https://static.raspberrypi.org/files/product-briefs/Raspberry-Pi-Model-Bplus-Product-Brief.pdf
(Accessed on: 29.10.2018).
[53] Analog Devices, Inc., 2009. Digital Accelerometer. ADXL345. (Product data sheet). Norwood,
MA, USA. Available at: file:///D:/3_Journal%20paper%20metamodeling/datasheet_sensor_
ADXL345.pdf (Accessed on: 29.10.2018).
[54] International Organization for Standardization (ISO), 2016. ISO 10303-21:2016. Industrial
automation systems and integration – Product data representation and exchange – Part 21:
Implementation methods: Clear text encoding of the exchange structure. Geneva, Switzerland.
[55] Martínez-Castro, R.E. & Jang, S., 2018: Structural Cyber-Physical Systems: A Confluence of
Structural Health Monitoring and Control Technologies (2018). CEE Articles, 2. Available at:
https://opencommons.uconn.edu/cee_articles/2 (Accessed on: 16.05.2019).
[56] Toshiba Elevator and Building Systems Corporation, 2019. Taipei 101 - 1,010 meters per minute
Ultra High Speed Elevator. Available at: https://www.toshiba-
elevator.co.jp/elv/infoeng/projects/taipei/02.html (Accessed on: 16.05.2019).
... The information obtained by the sensing system in the CPS is visualized in the BIM and stored in the corresponding digital model. The integration of BIM into CPS has been demonstrated in several studies [28][29][30]. It should be noted that there is a natural rationale for using BIM as the virtual end of CPS. ...
... Xiao Yuan et al. [37] investigated the availability of CPS for temporary structure monitoring by determining the user requirements and the system design requirements. Theresa Fitz et al. [30] proposed a metamodel to describe CPS in structural health monitoring and mapped it into the industry foundation classes (IFC), an open standard for BIM. ...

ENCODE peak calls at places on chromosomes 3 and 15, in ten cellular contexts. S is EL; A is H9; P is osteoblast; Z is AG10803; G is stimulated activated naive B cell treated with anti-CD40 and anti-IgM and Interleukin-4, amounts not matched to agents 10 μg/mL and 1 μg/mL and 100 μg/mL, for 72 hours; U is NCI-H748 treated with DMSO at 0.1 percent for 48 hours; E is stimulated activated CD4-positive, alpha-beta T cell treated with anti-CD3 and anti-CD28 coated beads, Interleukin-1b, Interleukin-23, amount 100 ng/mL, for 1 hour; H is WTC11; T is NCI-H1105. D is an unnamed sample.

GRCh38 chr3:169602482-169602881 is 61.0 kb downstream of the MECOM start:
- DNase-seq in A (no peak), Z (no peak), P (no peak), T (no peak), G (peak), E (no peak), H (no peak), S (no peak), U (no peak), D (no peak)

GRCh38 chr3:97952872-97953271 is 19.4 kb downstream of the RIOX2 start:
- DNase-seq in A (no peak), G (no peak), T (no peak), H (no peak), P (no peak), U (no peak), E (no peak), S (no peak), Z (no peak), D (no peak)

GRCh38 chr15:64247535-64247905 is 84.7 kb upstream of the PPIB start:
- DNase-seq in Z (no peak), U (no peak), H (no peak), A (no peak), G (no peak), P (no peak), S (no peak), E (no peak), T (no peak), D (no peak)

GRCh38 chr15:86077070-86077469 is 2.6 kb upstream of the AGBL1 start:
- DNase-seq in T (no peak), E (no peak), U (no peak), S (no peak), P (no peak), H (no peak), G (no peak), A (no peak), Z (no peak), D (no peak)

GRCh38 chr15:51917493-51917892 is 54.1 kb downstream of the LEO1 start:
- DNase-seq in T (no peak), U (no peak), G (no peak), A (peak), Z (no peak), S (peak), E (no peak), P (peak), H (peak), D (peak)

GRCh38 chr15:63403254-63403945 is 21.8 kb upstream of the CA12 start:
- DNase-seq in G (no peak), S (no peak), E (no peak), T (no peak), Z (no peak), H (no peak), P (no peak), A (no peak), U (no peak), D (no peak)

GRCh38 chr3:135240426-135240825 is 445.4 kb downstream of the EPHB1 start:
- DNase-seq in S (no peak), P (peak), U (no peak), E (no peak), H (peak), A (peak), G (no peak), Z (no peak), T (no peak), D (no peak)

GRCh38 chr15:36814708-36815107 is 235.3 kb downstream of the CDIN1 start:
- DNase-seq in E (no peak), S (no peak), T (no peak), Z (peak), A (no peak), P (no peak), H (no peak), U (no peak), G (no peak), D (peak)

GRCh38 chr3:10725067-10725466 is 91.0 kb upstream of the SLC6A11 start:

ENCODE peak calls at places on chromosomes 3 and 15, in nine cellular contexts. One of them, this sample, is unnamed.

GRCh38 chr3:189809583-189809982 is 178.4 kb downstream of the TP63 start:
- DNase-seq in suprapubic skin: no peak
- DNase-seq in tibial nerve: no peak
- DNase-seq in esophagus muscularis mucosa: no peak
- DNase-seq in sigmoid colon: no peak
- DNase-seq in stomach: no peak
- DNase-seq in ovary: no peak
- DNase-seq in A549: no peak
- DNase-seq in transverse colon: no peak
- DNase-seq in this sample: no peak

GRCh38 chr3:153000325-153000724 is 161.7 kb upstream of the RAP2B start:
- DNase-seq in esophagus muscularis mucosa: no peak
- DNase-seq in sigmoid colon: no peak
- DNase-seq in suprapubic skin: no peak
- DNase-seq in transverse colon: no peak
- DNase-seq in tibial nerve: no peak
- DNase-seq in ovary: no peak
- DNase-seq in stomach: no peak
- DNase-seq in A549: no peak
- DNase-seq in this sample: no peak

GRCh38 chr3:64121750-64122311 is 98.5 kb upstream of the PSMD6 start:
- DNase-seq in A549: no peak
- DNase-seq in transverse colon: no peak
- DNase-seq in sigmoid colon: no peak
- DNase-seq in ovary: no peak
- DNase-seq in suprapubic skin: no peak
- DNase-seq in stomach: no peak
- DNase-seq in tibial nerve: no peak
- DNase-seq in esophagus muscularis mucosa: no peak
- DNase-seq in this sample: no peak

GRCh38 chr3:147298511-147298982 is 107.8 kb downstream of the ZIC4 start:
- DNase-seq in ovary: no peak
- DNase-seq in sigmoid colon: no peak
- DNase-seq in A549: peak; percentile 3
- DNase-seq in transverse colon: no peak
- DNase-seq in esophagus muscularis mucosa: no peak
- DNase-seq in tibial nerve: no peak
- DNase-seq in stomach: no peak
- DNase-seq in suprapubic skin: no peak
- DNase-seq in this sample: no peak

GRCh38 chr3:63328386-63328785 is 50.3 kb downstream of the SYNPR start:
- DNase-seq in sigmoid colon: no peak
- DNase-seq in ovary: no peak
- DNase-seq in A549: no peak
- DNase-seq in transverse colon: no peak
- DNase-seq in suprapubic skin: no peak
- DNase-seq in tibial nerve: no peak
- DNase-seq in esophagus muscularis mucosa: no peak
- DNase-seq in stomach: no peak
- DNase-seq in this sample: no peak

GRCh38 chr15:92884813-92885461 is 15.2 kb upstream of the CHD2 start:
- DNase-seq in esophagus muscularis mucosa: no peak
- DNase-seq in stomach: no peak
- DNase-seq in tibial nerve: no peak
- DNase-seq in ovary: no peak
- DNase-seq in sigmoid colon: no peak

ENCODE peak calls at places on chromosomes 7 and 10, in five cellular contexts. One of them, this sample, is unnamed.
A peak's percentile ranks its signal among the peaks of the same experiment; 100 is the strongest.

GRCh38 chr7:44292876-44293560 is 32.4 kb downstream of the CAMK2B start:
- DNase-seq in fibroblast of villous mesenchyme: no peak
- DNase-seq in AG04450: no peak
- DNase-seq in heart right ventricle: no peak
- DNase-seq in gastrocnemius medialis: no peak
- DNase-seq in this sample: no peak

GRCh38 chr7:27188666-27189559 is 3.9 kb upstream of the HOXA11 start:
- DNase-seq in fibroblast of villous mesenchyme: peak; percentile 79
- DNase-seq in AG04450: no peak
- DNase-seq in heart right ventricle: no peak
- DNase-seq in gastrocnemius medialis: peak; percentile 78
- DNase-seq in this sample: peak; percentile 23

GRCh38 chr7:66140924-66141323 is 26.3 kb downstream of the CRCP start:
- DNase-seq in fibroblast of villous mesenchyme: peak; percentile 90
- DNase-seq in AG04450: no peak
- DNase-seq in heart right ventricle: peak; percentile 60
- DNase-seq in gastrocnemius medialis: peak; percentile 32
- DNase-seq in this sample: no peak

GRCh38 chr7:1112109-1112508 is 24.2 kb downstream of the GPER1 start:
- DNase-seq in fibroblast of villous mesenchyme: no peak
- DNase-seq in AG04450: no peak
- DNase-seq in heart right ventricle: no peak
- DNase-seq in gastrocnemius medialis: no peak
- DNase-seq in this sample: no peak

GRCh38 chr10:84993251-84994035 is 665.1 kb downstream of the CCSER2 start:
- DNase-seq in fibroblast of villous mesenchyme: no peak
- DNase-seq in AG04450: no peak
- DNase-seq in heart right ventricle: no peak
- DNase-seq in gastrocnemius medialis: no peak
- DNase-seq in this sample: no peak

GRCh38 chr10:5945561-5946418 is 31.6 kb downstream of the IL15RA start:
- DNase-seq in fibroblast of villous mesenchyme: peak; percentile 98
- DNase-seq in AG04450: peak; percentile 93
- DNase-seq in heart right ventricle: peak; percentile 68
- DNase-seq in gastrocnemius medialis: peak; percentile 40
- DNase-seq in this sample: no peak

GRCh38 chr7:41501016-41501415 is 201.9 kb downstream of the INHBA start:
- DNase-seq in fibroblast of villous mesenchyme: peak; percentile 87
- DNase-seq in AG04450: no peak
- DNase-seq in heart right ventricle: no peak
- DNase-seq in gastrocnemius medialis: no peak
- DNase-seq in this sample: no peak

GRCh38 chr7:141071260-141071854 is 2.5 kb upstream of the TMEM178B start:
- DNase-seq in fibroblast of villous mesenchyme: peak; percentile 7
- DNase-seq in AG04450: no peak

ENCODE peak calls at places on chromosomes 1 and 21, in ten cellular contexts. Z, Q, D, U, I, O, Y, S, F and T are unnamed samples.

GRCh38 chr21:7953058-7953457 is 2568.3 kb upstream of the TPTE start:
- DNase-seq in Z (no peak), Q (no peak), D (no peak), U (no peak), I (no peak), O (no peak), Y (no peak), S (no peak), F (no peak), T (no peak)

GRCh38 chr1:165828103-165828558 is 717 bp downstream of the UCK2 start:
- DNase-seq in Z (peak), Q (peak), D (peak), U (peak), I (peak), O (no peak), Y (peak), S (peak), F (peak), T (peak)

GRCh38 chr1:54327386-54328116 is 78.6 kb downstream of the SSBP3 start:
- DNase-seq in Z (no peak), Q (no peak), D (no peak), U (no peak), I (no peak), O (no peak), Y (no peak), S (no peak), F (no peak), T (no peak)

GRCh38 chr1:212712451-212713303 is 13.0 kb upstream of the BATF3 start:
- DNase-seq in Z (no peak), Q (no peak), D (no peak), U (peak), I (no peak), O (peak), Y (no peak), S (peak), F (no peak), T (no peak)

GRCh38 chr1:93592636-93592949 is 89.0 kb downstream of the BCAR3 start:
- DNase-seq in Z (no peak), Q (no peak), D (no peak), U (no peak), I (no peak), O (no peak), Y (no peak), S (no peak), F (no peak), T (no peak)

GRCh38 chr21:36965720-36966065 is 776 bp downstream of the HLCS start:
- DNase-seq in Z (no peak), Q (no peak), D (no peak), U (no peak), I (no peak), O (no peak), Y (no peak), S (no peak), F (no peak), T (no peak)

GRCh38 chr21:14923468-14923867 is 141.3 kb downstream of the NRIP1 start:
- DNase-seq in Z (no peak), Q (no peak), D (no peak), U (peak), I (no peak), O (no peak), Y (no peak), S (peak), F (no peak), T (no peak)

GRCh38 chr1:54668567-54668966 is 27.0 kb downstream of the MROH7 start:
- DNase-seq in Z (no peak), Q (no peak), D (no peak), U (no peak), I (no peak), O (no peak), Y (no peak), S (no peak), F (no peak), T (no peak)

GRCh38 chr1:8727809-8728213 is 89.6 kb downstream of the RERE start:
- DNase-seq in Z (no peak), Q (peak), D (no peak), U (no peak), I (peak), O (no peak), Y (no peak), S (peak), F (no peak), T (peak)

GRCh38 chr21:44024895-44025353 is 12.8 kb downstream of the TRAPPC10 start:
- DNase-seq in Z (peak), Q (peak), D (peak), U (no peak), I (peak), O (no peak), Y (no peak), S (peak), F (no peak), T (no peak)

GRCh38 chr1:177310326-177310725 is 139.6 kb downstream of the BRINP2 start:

Article
Full-text available
Cyber–physical systems (CPSs) are generally considered to be the next generation of engineered systems. However, the actual application of CPSs in the Architecture, Engineering and Construction (AEC) industry is still at a low level. The sensing method in the construction process plays a very important role in the establishment of CPSs. Therefore, the purpose of this paper is to discuss the application potential of computer vision-based sensing methods and provide practical suggestions through a literature review. This paper provides a review of the current application of CPSs in the AEC industry, summarizes the current knowledge gaps, and discusses the problems with the current construction site sensing approach. Considering the unique advantages of the computer vision (CV) method at the construction site, the application of CV for different construction entities was reviewed and summarized to achieve a CV-based construction site sensing approach for construction process CPSs. The potential of CPS can be further stimulated by providing rich information from on-site sensing using CV methods. According to the review, this approach has unique advantages in the specific environment of the construction site. Based on the current knowledge gap identified in the literature review, this paper proposes a novel concept of visual-based construction site sensing method for CPS application, and an architecture for CV-based CPS is proposed as an implementation of this concept. The main contribution of this paper is to propose a CPS architecture using computer vision as the main information acquisition method based on the literature review. This architecture innovatively introduces computer vision as a sensing method of construction sites, and realizes low-cost and non-invasive information acquisition in complex construction scenarios. This method can be used as an important supplement to on-site sensing to further promote the automation and intelligence of the construction process.